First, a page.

Building APIs You Won’t Hate
A bit of an edgy title, isn’t it? It makes sense, though. The potential of a developer hating anything he built given enough time to work on it is enormous. It’s an inverse parabola of sorts – your enthusiasm will grow for a given amount of time, and then proportionally drop until you sink below the starting point of pleasure. If you push through this depression, learn new techniques, and then apply them to your work you get a kind of sine wave in which your enthusiasm again rises until it starts dropping, and so on and so forth.
This book tries to help you make the climb along the parabola last as long as possible – its aim is to teach you some API development practices which make your APIs simpler, more robust, and more “people-who-are-not-you”-friendly.
Writing Style and Audience
Phil remains true to himself in a manuscript filled with humorous remarks, snarky comments, and practical examples. The chapters are well structured and fluidly presented with content breaks in just the right places, never making the book overwhelming or frustrating.
The audience of the book is, I would argue, intermediate and senior level developers who want to improve their existing design or just seek advice on how to get started with proper API development before they turn it into a mess they’re already expecting it to be. You will have little to no use of the book if you’re a junior, but maybe buying it and keeping it in your Leanpub shelf wouldn’t be a bad idea for when you’ve got a couple more notches on your PHP club.
The one downside is that Phil can’t spell to save his life. And not just typos and the occasional apostrophical butchery:
but also the cringeworthy grammar and at times milk-curdling phrasing. In typical Leanpub fashion, this is where the need for a professional editor really becomes obvious. Indie authors, I’m absolutely certain you know someone who studied English in at least some regard (and was relatively good) – ask them to read your work and correct it during writing, it’ll help loads. If you can’t find anyone, pay someone! Heck, I’ll do it for free, just send me your books.
This, though, is the only gripe I have with the book.
Technical Aspect and Content
Technically, this book excels on almost all levels.
The content is evergreen and bound to stay relevant for a while, with only the occasional reference to irrelevant operating systems and their package managers (OS X, Homebrew). These parts would have been better if replaced with a common Vagrant setup like Homestead or Homestead Improved in the book’s introduction, then demoing all further examples on it. Such an approach would have made the code parts more approachable to all readers, even keeping their URLs consistent, removing the need to mention home directories, example domains, etc. It’s a minor potential upgrade with a relatively minor positive reading flow effect, but still a potential upgrade.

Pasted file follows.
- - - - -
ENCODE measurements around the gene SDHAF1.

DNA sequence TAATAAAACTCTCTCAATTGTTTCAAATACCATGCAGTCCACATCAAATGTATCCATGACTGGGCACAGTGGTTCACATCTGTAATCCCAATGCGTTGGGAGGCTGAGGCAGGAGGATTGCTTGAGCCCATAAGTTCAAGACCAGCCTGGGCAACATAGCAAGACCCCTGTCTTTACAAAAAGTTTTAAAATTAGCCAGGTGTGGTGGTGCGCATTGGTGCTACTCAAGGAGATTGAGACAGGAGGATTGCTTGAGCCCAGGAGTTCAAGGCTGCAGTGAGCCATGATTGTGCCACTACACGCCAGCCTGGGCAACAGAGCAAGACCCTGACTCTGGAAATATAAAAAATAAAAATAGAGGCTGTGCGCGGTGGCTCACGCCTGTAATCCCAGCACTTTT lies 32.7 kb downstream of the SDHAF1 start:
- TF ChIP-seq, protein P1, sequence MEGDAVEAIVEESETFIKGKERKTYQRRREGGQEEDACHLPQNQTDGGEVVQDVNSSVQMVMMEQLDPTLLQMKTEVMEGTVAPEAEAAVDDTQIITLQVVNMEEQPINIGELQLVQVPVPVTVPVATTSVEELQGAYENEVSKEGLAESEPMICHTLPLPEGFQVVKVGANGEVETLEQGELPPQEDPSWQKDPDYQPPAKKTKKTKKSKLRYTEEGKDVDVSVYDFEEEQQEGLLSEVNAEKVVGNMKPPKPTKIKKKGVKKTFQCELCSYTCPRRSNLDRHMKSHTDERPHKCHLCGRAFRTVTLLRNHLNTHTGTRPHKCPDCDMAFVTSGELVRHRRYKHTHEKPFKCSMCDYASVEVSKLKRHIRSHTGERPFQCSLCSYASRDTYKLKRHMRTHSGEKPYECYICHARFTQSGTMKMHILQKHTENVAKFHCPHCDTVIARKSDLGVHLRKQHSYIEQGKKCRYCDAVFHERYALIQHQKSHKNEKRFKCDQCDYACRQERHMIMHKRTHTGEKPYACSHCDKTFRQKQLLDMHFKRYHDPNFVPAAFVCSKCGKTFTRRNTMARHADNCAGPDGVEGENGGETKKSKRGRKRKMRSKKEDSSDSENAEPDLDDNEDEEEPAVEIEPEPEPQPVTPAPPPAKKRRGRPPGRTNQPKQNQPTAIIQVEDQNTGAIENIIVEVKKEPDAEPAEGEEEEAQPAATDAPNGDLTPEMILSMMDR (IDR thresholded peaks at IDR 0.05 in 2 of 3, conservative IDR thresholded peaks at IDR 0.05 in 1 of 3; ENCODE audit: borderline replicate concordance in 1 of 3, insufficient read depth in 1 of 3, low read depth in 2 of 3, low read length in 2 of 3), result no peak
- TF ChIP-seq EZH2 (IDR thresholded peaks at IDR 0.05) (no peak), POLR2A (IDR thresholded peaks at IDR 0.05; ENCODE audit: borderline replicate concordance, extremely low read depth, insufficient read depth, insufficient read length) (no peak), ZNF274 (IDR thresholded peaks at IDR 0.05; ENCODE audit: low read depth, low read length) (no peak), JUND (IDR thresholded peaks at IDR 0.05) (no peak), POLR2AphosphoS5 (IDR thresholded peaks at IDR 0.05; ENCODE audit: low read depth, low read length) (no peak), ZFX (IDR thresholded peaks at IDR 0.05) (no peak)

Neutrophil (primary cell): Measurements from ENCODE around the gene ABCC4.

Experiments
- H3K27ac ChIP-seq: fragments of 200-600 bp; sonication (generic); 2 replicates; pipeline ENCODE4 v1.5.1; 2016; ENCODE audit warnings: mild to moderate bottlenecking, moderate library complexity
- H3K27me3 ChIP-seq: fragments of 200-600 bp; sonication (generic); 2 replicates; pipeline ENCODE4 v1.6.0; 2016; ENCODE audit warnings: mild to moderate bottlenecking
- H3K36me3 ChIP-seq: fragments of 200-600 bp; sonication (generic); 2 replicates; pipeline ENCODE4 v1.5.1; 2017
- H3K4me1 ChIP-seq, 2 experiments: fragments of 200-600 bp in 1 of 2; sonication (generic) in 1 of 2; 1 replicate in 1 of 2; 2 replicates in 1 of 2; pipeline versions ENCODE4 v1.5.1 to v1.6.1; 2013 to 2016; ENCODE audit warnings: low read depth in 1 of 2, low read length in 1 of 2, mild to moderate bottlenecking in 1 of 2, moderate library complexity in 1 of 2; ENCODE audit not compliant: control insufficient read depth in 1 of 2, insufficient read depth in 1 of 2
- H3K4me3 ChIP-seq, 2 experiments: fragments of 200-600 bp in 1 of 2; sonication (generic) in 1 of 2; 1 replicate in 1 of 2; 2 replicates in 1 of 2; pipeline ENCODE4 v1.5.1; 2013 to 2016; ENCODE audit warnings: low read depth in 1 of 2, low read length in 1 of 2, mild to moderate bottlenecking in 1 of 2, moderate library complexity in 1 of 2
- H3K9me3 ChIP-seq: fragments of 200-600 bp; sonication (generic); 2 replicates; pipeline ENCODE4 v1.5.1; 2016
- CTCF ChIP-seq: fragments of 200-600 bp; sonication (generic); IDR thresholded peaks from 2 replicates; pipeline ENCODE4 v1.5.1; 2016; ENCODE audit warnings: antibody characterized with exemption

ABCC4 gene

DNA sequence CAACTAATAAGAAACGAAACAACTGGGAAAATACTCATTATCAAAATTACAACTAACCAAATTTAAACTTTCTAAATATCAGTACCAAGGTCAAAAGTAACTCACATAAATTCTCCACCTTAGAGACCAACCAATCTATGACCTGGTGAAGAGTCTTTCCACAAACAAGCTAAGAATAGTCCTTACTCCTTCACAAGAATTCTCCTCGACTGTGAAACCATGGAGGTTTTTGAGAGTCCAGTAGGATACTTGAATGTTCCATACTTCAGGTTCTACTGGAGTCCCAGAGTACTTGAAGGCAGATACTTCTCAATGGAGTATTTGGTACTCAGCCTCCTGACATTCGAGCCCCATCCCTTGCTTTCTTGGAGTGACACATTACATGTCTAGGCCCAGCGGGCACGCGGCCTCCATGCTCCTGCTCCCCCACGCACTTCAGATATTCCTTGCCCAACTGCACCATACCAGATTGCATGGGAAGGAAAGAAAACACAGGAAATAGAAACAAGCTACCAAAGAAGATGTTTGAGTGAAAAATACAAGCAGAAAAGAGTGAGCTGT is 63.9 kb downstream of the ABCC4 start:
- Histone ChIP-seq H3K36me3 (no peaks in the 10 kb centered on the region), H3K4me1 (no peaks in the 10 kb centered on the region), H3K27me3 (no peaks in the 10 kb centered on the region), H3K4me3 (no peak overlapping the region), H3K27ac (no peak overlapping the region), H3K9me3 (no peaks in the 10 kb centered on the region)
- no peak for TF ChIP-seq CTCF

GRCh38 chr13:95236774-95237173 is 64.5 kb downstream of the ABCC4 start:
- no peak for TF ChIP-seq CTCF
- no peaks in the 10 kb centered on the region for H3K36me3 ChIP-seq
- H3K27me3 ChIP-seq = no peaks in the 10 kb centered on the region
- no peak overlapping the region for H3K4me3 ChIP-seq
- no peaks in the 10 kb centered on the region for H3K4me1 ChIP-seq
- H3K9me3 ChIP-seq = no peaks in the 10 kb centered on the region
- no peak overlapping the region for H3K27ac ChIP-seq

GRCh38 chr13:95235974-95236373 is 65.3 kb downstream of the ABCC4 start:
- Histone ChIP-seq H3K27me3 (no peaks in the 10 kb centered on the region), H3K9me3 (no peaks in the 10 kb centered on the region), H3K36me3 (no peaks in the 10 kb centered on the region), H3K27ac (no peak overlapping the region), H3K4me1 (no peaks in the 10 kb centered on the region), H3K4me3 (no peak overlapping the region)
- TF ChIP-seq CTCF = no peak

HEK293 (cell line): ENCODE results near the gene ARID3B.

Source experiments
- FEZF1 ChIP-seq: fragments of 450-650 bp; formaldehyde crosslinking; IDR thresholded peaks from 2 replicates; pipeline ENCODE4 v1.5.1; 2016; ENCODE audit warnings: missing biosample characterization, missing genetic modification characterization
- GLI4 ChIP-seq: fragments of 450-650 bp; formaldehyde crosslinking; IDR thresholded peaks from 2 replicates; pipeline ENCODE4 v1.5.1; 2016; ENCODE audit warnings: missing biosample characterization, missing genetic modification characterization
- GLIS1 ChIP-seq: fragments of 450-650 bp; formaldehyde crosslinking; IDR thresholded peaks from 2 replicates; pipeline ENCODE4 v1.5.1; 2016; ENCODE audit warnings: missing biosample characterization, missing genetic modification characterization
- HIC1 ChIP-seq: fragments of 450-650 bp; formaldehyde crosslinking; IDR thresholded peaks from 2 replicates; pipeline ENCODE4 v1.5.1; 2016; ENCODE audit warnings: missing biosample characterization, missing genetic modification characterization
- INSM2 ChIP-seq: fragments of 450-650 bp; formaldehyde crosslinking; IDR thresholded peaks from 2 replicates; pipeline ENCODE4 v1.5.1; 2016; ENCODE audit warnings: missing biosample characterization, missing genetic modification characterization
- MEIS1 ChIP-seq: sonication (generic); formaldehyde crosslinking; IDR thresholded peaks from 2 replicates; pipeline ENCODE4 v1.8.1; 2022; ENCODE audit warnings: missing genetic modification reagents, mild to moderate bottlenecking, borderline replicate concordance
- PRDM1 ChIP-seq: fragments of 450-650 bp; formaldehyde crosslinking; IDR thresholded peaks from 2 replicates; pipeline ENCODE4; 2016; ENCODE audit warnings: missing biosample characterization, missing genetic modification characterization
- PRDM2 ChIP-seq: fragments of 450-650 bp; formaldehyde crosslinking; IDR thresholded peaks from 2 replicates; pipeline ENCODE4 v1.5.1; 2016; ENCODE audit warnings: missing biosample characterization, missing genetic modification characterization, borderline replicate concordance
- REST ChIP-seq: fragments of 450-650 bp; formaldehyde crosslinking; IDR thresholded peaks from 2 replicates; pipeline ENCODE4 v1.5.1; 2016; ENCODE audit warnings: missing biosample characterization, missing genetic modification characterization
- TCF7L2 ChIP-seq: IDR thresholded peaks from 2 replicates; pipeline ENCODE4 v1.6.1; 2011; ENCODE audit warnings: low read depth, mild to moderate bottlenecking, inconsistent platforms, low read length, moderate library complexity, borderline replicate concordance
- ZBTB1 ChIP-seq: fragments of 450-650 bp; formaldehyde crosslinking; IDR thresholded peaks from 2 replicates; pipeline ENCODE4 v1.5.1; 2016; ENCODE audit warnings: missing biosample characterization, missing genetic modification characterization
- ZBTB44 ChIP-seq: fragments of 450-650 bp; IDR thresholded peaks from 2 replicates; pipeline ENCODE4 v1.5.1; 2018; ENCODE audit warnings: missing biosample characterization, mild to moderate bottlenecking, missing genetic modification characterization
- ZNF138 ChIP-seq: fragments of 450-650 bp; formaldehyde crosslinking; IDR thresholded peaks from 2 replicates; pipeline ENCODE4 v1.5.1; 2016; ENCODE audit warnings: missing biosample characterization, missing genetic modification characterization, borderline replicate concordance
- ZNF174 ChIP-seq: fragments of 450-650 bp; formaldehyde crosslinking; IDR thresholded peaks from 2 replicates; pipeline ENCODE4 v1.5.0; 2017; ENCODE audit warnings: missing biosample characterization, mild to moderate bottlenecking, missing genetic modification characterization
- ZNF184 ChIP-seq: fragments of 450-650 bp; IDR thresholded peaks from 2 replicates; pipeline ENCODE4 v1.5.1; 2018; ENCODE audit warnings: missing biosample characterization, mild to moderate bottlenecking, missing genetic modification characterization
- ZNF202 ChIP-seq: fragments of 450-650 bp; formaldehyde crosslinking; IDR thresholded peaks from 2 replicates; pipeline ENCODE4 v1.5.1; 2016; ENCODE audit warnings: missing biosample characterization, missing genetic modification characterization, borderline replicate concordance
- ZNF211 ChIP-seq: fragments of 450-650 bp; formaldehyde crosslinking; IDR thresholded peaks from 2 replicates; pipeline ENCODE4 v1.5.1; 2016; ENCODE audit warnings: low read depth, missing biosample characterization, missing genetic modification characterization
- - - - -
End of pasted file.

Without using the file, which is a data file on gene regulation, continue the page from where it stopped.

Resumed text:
As someone who deals with other people’s APIs daily and is working on his own, I could appreciate all the tips within. Not only does Phil go out of his way to recommend excellent accompanying tools to use during development and debugging (and show their basic use), his examples are all real-world and based on his experiences working on a heavy duty API.
Almost every chapter lists common approaches in designing a specific feature of an API and ends in a comparison of their pros and cons, usually culminating in the approach Phil took and preferred during his adventures. I found the authentication chapter particularly interesting, as that’s the only aspect of API development I’ve ever had problems with, though I would have preferred it to touch a bit more on the topic of ACL and role based control through the API request itself.
Having been published a while back, the book’s Documentation chapter is missing RAML as an option, but the chapter is so filled with practical instructions and step by step examples it doesn’t even matter – learning on a practical, real world example of documentation far outweighs the benefit of just hearing about a newer concept.
Content-wise, the only missing chapter is “Caching” and Phil acknowledges this in the book’s outro. Caching within the context of API development is an incredibly powerful topic, one I enjoyed hearing about in one of Ross Tuck’s talks at ZgPHP, and I do hope it’ll be added soon.
I’m giving the book a 4/5 with an elephpant killed off just because of the spelling and grammar and maybe a little bit because of the missing Cache chapter.
All in all, this book is a gold vein chock full of nuggets of valuable information and if you’re considering building an API for whatever purpose, give it a read. By the way, you can get it cheaper now – by using this link, the first 100 customers get a big discount.
Did you read it? What did you think?
Bruno is a blockchain developer and technical educator at the Web3 Foundation, the foundation that's building the next generation of the free people's internet. He runs two newsletters you should subscribe to if you're interested in Web3.0: Dot Leap covers ecosystem and tech development of Web3, and NFT Review covers the evolution of the non-fungible token (digital collectibles) ecosystem inside this emerging new web. His current passion project is RMRK.app, the most advanced NFT system in the world, which allows NFTs to own other NFTs, NFTs to react to emotion, NFTs to be governed democratically, and NFTs to be multiple things at once.